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Recording Bass Guitar

“Jim- Whats the hardest thing to record?”

Recording Bass Guitar

For me its Recording Bass Guitar. The technique, the part, the bass, the amp (if needed) all play a huge part in making it sound like it’s part of the band. Usually there’s overplaying as the bassist is use to playing at rehearsals or live where they me be required to fill all the spaces. Typically I don’t want all the spaces filled in a Major recording. It’s simple things like don’t play over the snare some times or don’t clack on the pickups (more of a Metal thing).

When recording bass parts I typically use API mic pre’s along with an LA 3 compressor. These two items create a sonically intact front end bass signal. This enables the bass player and I to concentrate on getting the most grooving, underplayed non-clacking part possible.

An easy way to check your technique, provided you’re multi-tracking, is to get a copy of your bass part solo’ed so you can hear what your actually playing. You might be surprised at what doesn’t need to be there.

Of course there is the bass itself. It needs to sound right for what you’re doing. Clear and piano like or dead and muted depending on the genre. Other obvious things, make sure the strings are relatively new and the intonation is set correctly before you start recording…..hope this is helpful……… Jim

 
 

Recording Bass Guitar

Audio File Conversion

As a Music Producer, a question I get all the time is “Jim, what’s an easy way to convert my Audio file formats?”.

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The process of file conversion as related to Audio File Conversion used to be a bit of a pain, but no longer is. I use a very simple FREE desktop Audio Conversion software called Drop A Few My Way.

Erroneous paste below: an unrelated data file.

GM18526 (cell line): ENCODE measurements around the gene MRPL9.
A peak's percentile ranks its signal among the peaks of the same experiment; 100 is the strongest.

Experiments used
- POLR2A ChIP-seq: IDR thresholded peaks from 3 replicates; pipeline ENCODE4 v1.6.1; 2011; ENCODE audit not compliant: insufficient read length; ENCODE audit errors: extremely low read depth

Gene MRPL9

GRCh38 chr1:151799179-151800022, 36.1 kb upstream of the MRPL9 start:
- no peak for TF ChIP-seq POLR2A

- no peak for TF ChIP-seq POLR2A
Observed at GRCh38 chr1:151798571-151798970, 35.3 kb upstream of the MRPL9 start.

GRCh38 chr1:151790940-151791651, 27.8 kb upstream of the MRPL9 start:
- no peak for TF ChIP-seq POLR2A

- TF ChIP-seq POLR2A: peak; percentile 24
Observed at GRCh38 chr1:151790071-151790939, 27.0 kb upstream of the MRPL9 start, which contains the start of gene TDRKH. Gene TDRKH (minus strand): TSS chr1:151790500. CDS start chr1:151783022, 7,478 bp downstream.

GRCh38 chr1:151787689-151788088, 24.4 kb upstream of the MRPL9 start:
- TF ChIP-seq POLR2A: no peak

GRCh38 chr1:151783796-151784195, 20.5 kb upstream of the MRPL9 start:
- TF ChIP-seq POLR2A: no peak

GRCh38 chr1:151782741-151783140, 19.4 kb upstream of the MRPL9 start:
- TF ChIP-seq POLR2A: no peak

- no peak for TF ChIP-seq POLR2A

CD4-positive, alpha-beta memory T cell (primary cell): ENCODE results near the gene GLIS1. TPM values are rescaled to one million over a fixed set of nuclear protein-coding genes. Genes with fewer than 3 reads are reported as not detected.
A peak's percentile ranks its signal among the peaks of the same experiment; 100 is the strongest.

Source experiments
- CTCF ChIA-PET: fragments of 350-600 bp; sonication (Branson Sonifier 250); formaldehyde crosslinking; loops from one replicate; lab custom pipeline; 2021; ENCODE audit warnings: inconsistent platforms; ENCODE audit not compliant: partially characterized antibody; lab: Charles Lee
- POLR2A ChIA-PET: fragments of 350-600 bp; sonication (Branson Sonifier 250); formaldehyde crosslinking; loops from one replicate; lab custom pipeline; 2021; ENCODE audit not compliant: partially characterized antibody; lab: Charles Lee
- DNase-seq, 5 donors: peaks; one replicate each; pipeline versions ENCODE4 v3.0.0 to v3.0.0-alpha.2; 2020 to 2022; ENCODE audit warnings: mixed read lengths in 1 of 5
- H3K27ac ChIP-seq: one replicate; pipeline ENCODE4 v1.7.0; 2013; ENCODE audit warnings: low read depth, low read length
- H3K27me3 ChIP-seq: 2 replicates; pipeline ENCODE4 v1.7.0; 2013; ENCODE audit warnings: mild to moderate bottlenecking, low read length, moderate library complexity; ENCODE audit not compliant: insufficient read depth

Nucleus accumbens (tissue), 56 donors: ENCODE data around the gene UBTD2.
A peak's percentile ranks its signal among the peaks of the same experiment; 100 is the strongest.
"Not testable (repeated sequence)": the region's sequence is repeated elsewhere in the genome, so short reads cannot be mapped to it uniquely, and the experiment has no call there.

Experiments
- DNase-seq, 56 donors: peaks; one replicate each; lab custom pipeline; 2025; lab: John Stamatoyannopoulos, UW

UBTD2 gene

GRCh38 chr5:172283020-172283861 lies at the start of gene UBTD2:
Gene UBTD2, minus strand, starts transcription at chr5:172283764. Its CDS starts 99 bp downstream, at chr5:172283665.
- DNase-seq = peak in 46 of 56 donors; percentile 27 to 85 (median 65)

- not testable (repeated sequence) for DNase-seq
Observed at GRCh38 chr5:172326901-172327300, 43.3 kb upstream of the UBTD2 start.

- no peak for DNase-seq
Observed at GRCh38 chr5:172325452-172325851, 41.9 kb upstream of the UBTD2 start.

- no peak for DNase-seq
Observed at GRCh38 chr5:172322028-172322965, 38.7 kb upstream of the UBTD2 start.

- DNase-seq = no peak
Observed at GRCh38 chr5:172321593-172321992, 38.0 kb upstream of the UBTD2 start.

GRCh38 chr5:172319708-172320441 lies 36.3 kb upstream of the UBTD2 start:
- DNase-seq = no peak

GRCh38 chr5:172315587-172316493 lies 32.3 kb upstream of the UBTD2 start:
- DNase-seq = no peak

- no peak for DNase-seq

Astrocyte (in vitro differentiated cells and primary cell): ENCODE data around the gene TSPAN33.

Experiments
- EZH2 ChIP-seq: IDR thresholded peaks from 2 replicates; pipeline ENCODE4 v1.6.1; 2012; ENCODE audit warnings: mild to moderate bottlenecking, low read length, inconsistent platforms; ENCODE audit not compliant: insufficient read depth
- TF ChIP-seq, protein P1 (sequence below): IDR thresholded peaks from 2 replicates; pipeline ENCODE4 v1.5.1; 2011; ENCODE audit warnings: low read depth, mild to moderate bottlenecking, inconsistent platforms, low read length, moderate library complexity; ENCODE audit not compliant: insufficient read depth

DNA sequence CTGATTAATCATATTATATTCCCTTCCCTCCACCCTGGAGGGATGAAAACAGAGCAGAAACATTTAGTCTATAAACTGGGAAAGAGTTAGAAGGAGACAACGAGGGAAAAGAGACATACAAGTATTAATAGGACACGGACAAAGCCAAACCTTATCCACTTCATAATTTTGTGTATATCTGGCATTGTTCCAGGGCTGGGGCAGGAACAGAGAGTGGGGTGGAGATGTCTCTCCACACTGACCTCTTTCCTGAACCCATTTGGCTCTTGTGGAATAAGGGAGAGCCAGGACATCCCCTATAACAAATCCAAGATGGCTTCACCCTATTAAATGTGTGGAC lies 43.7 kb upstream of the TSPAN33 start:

Drop A Few My Way is a simple drag and drop Audio File Conversion software. You simply place Drop a Few My Way on your desktop or sidebar and drop the audio file you wish to convert onto the icon. Once you have dropped the audio file onto the icon a menu will pop up and ask you what format you wish to convert to. The menu will then ask you where you would like to place the converted file. Nice and Easy!

Drop A Few My Way

I like to send Mix reference audio files to my artists to listen to in the MP3 format. As you might know, sending a 4MB MP3 file through email is a lot easier than trying to send a 90MB WAV file. This is when a simple audio conversion tool comes in handy.

I typically record and mix at a sample rate of 88.2. Converting my large mix down audio files to a MP3 file is as simple as drag and drop and it only takes second.

Drop A Few My Way is one of the music production tools I consider a must. It’s Free and saves me a lot of time and as you know, time is money. It’s a win win! Check it out!  Jim

http://dougscripts.com/itunes/scripts/ss.php?sp=dropafewmyway

Music Submissions and Demo Recordings

“Hey Jim, when I send you my music demo recordings, how evolved does the recording need to be?”

music-submissionWell, when I receive Music Submissions, I personally prefer the acoustic guitar or piano version of the song. This way I can hear the vocals, melody, chord structure and song arrangement. Then we can talk about the direction of the production.

A cell phone recording is fine with me for this purpose. It’s fine when bands or artists make their own multi-track recording, but that usually takes weeks longer to put together.

The other issue with multi-track demo solicitation is, you may get married to the demo. This can be both good and bad. Good if you created something awesome and we can use it. Bad if you created something not awesome and you can’t hear the song any other way.